Disability awareness and etiquette sessions can help employees increase their understanding of people with disabilities, uncover their misconceptions and biases and learn specific strategies for interacting with people with disabilities. Consider partnering with an expert in disabilities to inform the session and provide best practices and next steps. For example, during a previous NDEAM, Thrive partnered with the National Organization on Disability (NOD) to present an internal awareness and etiquette session. Assumptions about people with disabilities and inclusive hiring were among the topics discussed. Consider exploring the resources and expertise available to you and whether this type of session would benefit your employees.

4. Review your hiring process

Job descriptions, interview questions and hiring practices that use inclusive language and comply with the Americans with Disabilities Act (ADA) are critical to improving disability inclusion, accessibility and employment outcomes. What better time to initiate a review than during NDEAM? For example, if a job description requires the ability to lift 25 pounds or the ability to walk, sit and stand for long periods, consider whether these requirements are necessary for the position. If they are, consider replacing them with inclusive alternatives. To develop inclusive interview questions, learn more about ways to eliminate disability biases during interviewing and consult ADA-compliant interviewing guidance. Remember that the ADA prohibits medical inquiries and asking disability-related questions before a job offer is made except in specific circumstances. Also, explore ways to improve digital accessibility, given that many hiring tasks now occur online.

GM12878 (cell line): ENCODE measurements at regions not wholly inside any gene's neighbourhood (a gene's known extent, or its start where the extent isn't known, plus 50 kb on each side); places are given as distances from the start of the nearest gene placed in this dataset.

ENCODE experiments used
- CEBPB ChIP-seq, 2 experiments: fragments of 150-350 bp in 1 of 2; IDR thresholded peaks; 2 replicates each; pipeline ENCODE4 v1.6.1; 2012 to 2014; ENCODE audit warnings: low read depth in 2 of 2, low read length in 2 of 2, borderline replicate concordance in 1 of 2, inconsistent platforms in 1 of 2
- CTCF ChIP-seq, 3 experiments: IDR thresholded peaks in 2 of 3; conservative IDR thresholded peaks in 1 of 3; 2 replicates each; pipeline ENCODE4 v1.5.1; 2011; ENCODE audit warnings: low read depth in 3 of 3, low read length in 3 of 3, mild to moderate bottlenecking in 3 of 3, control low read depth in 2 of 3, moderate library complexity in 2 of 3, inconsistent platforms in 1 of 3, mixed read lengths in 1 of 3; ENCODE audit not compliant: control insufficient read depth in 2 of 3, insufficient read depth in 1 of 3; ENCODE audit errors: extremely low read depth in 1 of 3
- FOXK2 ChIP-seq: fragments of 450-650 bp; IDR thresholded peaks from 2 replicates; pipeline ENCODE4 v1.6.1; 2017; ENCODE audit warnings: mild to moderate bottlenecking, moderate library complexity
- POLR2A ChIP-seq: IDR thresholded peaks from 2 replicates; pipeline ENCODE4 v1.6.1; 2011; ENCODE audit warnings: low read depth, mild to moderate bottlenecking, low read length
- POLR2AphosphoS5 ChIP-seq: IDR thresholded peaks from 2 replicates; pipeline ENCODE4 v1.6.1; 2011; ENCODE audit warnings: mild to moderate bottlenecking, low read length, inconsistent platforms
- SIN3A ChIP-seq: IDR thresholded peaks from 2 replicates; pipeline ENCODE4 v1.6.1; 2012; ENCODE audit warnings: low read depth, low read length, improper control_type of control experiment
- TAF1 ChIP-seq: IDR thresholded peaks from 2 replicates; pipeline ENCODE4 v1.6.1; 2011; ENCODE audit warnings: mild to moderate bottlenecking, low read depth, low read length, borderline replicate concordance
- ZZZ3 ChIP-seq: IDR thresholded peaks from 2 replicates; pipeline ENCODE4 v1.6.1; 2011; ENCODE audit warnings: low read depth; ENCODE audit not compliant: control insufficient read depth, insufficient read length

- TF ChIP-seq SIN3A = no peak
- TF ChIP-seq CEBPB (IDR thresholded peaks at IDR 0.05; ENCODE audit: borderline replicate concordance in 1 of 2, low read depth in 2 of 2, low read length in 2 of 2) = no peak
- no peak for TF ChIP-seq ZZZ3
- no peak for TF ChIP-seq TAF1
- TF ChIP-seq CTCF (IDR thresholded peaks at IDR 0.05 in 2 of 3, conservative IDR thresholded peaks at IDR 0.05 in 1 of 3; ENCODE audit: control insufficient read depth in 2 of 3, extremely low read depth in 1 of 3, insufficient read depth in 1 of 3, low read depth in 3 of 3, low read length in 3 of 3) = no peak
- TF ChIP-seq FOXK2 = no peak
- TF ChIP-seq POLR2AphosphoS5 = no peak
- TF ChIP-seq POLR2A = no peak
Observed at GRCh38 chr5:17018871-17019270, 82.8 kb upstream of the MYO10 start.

"Accessible hiring practices are often overlooked," says Kelsey Hall, head of accessibility, ADP. "We can start by offering reasonable accommodations, such as accessible interview locations and appropriate communication supports, to ensure candidates with disabilities can adequately showcase their skills. We can also use inclusive language in interview questions, job descriptions, recruitment marketing collateral and other hiring materials, as well as offer accessible documents and website experiences, which are easier for candidates with disabilities to navigate and understand. Finally, providing accessibility training to hiring teams can raise awareness of candidates with disabilities' needs. Using these practices, we can help ensure that candidates with disabilities have equal employment opportunities while tapping into this still-untapped talent market."

5. Establish or join a business resource group